Re: [patch] mm, oom: fix unnecessary killing of additional processes

From: David Rientjes
Date: Fri Jun 15 2018 - 19:15:48 EST

On Fri, 15 Jun 2018, Michal Hocko wrote:

> > Signed-off-by: David Rientjes <rientjes@xxxxxxxxxx>
> Nacked-by: Michal Hocko <mhocko@xxxxxxxx>
> as already explained elsewhere in this email thread.

I don't find this to be surprising, but I'm not sure that it actually
matters if you won't fix a regression that you introduced. Tetsuo
initially found this issue and presented a similar solution, so I think
his feedback on this is more important since it would fix a problem for
him as well.

> > ---
> > Note: I understand there is an objection based on timeout based delays.
> > This is currently the only possible way to avoid oom killing important
> > processes completely unnecessarily. If the oom reaper can someday free
> > all memory, including mlocked memory and those mm's with blockable mmu
> > notifiers, and is guaranteed to always be able to grab mm->mmap_sem,
> > this can be removed. I do not believe any such guarantee is possible
> > and consider the massive killing of additional processes unnecessarily
> > to be a regression introduced by the oom reaper and its very quick
> > setting of MMF_OOM_SKIP to allow additional processes to be oom killed.
> If you find oom reaper more harmful than useful I would be willing to
> ack a comman line option to disable it. Especially when you keep
> claiming that the lockups are not really happening in your environment.

There's no need to disable it, we simply need to ensure that it doesn't
set MMF_OOM_SKIP too early, which my patch does. We also need to avoid
setting MMF_OOM_SKIP in exit_mmap() until after all memory has been freed,
i.e. after free_pgtables().

I'd be happy to make the this timeout configurable, however, and default
it to perhaps one second as the blockable mmu notifier timeout in your own
code does. I find it somewhat sad that we'd need a sysctl for this, but
if that will appease you and it will help to move this into -mm then we
can do that.

> Other than that I've already pointed to a more robust solution. If you
> are reluctant to try it out I will do, but introducing a timeout is just
> papering over the real problem. Maybe we will not reach the state that
> _all_ the memory is reapable but we definitely should try to make as
> much as possible to be reapable and I do not see any fundamental
> problems in that direction.

You introduced the timeout already, I'm sure you realized yourself that
the oom reaper sets MMF_OOM_SKIP much too early. Trying to grab
mm->mmap_sem 10 times in a row with HZ/10 sleeps in between is a timeout.
If there are blockable mmu notifiers, your code puts the oom reaper to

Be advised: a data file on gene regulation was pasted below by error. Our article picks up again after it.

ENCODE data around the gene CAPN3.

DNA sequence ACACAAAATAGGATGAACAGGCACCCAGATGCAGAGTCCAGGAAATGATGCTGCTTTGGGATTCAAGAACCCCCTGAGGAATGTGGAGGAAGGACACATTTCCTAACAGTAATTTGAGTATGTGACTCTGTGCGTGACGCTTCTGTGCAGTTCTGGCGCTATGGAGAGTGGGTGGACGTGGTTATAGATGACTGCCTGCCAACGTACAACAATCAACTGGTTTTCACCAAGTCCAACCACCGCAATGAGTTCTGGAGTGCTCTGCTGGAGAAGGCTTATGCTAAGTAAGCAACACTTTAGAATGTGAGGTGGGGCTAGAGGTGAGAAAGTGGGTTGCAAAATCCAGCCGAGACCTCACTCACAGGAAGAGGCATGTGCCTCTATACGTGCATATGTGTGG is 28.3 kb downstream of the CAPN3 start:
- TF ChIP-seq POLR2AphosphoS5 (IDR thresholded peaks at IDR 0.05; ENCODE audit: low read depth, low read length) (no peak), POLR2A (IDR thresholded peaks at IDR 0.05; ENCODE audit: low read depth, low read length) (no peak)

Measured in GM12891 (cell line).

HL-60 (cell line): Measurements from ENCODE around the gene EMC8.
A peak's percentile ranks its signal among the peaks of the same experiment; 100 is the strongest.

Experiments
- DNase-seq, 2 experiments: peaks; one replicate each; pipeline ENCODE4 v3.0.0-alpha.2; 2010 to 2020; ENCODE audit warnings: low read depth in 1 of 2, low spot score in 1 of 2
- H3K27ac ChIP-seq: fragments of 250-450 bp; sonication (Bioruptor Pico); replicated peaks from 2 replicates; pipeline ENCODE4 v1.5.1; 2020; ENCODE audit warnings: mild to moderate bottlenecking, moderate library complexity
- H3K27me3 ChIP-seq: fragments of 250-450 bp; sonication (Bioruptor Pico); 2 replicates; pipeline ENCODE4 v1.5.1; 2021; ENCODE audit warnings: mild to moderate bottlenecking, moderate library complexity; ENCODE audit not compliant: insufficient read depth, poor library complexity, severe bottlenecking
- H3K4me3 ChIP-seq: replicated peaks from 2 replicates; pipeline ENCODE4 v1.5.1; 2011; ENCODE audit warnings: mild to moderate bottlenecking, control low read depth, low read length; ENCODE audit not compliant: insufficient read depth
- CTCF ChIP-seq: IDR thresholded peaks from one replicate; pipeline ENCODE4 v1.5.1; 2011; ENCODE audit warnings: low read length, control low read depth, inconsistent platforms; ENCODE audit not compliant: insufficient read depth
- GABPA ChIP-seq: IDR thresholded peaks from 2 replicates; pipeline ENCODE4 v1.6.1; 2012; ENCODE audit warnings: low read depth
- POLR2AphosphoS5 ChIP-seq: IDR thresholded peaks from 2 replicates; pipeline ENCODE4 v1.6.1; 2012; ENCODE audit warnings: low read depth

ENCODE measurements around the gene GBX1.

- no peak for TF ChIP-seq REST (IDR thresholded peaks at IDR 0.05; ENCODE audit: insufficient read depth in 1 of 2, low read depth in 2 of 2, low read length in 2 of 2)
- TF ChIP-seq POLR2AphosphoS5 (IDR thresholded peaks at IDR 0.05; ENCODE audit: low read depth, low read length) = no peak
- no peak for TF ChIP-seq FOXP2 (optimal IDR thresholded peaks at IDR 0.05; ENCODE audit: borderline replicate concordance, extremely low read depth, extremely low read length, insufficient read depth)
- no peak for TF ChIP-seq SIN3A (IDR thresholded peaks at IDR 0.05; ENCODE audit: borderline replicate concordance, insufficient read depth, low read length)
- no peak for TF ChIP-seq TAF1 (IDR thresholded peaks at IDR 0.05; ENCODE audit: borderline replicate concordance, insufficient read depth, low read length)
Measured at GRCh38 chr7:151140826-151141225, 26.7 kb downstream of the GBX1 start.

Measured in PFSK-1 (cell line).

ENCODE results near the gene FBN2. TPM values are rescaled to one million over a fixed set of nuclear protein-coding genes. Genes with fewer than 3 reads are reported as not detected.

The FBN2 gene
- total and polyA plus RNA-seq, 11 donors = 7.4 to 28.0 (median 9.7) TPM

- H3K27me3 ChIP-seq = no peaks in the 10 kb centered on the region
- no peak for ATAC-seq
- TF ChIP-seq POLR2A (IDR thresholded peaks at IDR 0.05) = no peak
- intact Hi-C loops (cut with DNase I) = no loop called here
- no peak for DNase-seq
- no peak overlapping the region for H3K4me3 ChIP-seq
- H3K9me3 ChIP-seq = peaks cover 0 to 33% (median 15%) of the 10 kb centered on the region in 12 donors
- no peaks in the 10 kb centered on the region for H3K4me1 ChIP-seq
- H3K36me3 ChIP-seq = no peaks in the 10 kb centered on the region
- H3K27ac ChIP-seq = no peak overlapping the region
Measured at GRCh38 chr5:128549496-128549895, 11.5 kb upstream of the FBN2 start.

sleep for HZ before setting MMF_OOM_SKIP, which is a timeout. This patch
moves the timeout to reaching exit_mmap() where we actually free all
memory possible and still allow for additional oom killing if there is a
very rare oom livelock.

You haven't provided any data that suggests oom livelocking isn't a very
rare event and that we need to respond immediately by randomly killing
more and more processes rather than wait a bounded period of time to allow
for forward progress to be made. I have constantly provided data showing
oom livelock in our fleet is extremely rare, less than 0.04% of the time.
Yet your solution is to kill many processes so this 0.04% is fast.

The reproducer on powerpc is very simple. Do an mmap() and mlock() the
length. Fork one 120MB process that does that and two 60MB processes that
do that in a 128MB memcg.

[ 402.064375] Killed process 17024 (a.out) total-vm:134080kB, anon-rss:122032kB, file-rss:1600kB
[ 402.107521] Killed process 17026 (a.out) total-vm:64448kB, anon-rss:44736kB, file-rss:1600kB

Completely reproducible and completely unnecessary. Killing two processes
pointlessly when the first oom kill would have been successful.

Killing processes is important, optimizing for 0.04% of cases of true oom
livelock by insisting everybody tolerate excessive oom killing is not. If
you have data to suggest the 0.04% is higher, please present it. I'd be
interested in any data you have that suggests its higher and has even
1/1,000,000th oom occurrence rate that I have shown.

It's inappropriate to merge code that oom kills many processes
unnecessarily when one happens to be mlocked or have blockable mmu
notifiers or when mm->mmap_sem can't be grabbed fast enough but forward
progress is actually being made. It's a regression, and it impacts real
users. Insisting that we fix the problem you introduced by making all mmu
notifiers unblockable and mlocked memory can always be reaped and
mm->mmap_sem can always be grabbed within a second is irresponsible.